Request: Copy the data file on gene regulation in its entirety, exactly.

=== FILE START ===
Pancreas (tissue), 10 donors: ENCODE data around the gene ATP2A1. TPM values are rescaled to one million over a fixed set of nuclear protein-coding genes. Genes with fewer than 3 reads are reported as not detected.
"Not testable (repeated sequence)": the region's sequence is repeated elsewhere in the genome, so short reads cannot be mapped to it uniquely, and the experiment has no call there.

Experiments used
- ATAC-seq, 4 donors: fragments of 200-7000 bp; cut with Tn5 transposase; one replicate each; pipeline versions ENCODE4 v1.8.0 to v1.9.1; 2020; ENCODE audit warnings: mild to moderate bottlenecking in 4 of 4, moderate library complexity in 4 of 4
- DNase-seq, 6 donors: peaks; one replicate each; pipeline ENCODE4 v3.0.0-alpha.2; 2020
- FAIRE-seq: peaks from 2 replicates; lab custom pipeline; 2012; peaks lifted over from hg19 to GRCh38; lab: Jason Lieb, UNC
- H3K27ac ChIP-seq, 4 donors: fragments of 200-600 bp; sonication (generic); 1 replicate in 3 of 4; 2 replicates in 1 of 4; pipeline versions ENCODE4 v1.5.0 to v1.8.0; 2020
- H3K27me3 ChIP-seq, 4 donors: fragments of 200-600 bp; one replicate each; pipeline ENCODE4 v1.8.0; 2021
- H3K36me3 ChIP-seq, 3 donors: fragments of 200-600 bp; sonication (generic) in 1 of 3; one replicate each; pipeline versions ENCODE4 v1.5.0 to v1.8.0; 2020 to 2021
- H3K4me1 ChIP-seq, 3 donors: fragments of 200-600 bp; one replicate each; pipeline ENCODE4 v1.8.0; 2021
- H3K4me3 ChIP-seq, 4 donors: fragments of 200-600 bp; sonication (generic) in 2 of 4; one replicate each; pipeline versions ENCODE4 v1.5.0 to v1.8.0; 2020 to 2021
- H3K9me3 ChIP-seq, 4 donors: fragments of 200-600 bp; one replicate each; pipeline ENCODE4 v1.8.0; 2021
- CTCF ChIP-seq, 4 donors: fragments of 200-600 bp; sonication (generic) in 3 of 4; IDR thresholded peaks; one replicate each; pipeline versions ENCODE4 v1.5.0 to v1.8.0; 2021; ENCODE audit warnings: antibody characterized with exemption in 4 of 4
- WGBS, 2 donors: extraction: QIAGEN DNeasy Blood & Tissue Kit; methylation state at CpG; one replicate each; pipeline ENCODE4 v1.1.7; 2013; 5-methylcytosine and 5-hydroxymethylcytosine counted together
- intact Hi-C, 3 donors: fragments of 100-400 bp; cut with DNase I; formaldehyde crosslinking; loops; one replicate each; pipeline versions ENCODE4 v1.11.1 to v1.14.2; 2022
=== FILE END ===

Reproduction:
Pancreas (tissue), 10 donors: ENCODE data around the gene ATP2A1. TPM values are rescaled to one million over a fixed set of nuclear protein-coding genes. Genes with fewer than 3 reads are reported as not detected.
"Not testable (repeated sequence)": the region's sequence is repeated elsewhere in the genome, so short reads cannot be mapped to it uniquely, and the experiment has no call there.

Experiments used
- ATAC-seq, 4 donors: fragments of 200-7000 bp; cut with Tn5 transposase; one replicate each; pipeline versions ENCODE4 v1.8.0 to v1.9.1; 2020; ENCODE audit warnings: mild to moderate bottlenecking in 4 of 4, moderate library complexity in 4 of 4
- DNase-seq, 6 donors: peaks; one replicate each; pipeline ENCODE4 v3.0.0-alpha.2; 2020
- FAIRE-seq: peaks from 2 replicates; lab custom pipeline; 2012; peaks lifted over from hg19 to GRCh38; lab: Jason Lieb, UNC
- H3K27ac ChIP-seq, 4 donors: fragments of 200-600 bp; sonication (generic); 1 replicate in 3 of 4; 2 replicates in 1 of 4; pipeline versions ENCODE4 v1.5.0 to v1.8.0; 2020
- H3K27me3 ChIP-seq, 4 donors: fragments of 200-600 bp; one replicate each; pipeline ENCODE4 v1.8.0; 2021
- H3K36me3 ChIP-seq, 3 donors: fragments of 200-600 bp; sonication (generic) in 1 of 3; one replicate each; pipeline versions ENCODE4 v1.5.0 to v1.8.0; 2020 to 2021
- H3K4me1 ChIP-seq, 3 donors: fragments of 200-600 bp; one replicate each; pipeline ENCODE4 v1.8.0; 2021
- H3K4me3 ChIP-seq, 4 donors: fragments of 200-600 bp; sonication (generic) in 2 of 4; one replicate each; pipeline versions ENCODE4 v1.5.0 to v1.8.0; 2020 to 2021
- H3K9me3 ChIP-seq, 4 donors: fragments of 200-600 bp; one replicate each; pipeline ENCODE4 v1.8.0; 2021
- CTCF ChIP-seq, 4 donors: fragments of 200-600 bp; sonication (generic) in 3 of 4; IDR thresholded peaks; one replicate each; pipeline versions ENCODE4 v1.5.0 to v1.8.0; 2021; ENCODE audit warnings: antibody characterized with exemption in 4 of 4
- WGBS, 2 donors: extraction: QIAGEN DNeasy Blood & Tissue Kit; methylation state at CpG; one replicate each; pipeline ENCODE4 v1.1.7; 2013; 5-methylcytosine and 5-hydroxymethylcytosine counted together
- intact Hi-C, 3 donors: fragments of 100-400 bp; cut with DNase I; formaldehyde crosslinking; loops; one replicate each; pipeline versions ENCODE4 v1.11.1 to v1.14.2; 2022